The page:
Review: Settling the Score Live

Last updated 11:30 29/11/2013

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For the second year running, Radio New Zealand Concert and the Auckland Philharmonia have staged Settling The Score Live and its enduring popularity ensured a good turnout at the Town Hall on Thursday.

For those not familiar with STS, it has been a treat for Concert listeners on New Years Day. Well before, we vote which are our favourite pieces of classical music and these are faithfully collated together and played on that day. Some of the pieces are predictable favourites. Others are not. But there is one enduring question - how high does the lark fly?

The lark in question was Vaughan Williams' The Lark Ascending, a beautiful piece for violin and orchestra. But as I entered the Town Hall listening to the pre-concert chatter, I was starting to wonder whether it would be a similar line up to last year.

Perhaps the orchestra might give me some pre-concert tips. The brass section was practising something from Holst's Planets Suite so that was in. But what was that birdsong all about? Messiaen perhaps?

We didn't have to wait very long. Host Jim Mora in his easy and relaxed style welcomed the audience in the hall and those listening via radio and online to the event and quickly got down to business. The Planets had been demoted from top spot in 2012 to seventh. To lessen the disappointment, the APO and conductor Tecwyn Evans turned to Jupiter: the bringer of jollity which made for a bright start to the evening.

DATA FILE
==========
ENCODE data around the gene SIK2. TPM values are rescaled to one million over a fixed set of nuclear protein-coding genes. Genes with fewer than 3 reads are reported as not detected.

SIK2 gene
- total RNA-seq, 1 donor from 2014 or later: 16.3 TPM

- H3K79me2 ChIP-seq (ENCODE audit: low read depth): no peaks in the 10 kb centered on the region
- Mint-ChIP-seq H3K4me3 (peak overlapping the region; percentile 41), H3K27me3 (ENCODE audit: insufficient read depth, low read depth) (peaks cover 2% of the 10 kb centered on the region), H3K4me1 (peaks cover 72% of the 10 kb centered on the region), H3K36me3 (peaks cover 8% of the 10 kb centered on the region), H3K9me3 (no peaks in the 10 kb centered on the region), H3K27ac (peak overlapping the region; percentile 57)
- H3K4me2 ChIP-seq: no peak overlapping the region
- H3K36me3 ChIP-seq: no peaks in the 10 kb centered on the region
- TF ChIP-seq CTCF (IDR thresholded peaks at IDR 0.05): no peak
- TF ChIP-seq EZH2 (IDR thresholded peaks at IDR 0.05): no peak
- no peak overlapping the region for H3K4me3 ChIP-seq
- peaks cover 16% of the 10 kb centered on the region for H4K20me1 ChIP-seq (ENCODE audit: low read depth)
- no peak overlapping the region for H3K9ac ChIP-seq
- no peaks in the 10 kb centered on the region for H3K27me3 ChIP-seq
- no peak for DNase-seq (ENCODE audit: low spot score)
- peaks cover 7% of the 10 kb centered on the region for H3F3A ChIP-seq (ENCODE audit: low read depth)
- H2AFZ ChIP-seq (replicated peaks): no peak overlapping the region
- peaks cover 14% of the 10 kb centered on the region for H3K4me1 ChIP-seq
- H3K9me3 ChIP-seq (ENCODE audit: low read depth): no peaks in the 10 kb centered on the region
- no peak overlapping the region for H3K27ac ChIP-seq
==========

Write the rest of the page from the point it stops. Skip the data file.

Three works which made tenth to seventh in the STS list but which were not performed were Stravinsky's Rite of Spring, a very recent APO Concert highlight, Mozart's ever-popular Clarinet Concerto and Mahler's Fifth Symphony. So what came sixth?

The answer, and indeed the birdsong heard earlier, came from Resurgences, a work by New Zealand composer Dame Gillian Whitehead. While it was good to hear a New Zealand work in the top 10, it isn't the most tuneful or truly memorable. You have to give credit to those who voted. But remind me to vote for a Gareth Farr or John Psathas work instead next year.

The cello stand on stage presaged some sort of concerto but surely it couldn't be the Elgar again? Luckily not. Antonin Dvorak's Cello Concerto is a staple of the concert repetoire and we were treated to a solid performance of the opening movement from APO Principal cellist Eliah Sakakushev von Bismarck.

After the interval, it was a straight shoot-out from fourth to first. Jim duly prepared the audience for a surprise or two.

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Bruch's First Violn Concerto placed fourth and we heard the third movement from the second soloist featured in the evening being Russian-born, Kiwi violinist Natalia Lomeiko. As a recent and regular soloist with the APO, one expected and duly received a performance showcasing her technical and interpretative talents.

The little brown bird did make her annual appearance true to form and Lomeiko returned to the stage to produce another elegant performance.

Dvorak was mentioned a second time. Would it be the cliched, the predicatble New World Symphony? Fortunately not. In a surprise, for me at least, the silver medal in this contest went to The Song To The Moon from the opera Rusalka. For that, you need a high quality soprano and New Zealander Patricia Wright certainly meets this requirement. Her clear and carefully nuanced performance did not drag and the audience acknowledged this appropriately.

So what was voted numero uno? Rather interestingly, Richard Strauss' Four Last Songs. From that work, we heard Beim Schlafengehen with Patricia Wright returning to the stage. In a rendition that was far better than from a better-known soloist earlier in the year, Wright conveyed the delicate charm of this piece and of Herman Hesse's poem. A lovely way to end an evening showing how variegated classical music can be.

Put 2013 down as a good vintage both for STSL and for the Auckland Philharmonia – it's been an intriguing and challenging season which has been full of great concerts. I'm already starting to wonder what next year year will bring.

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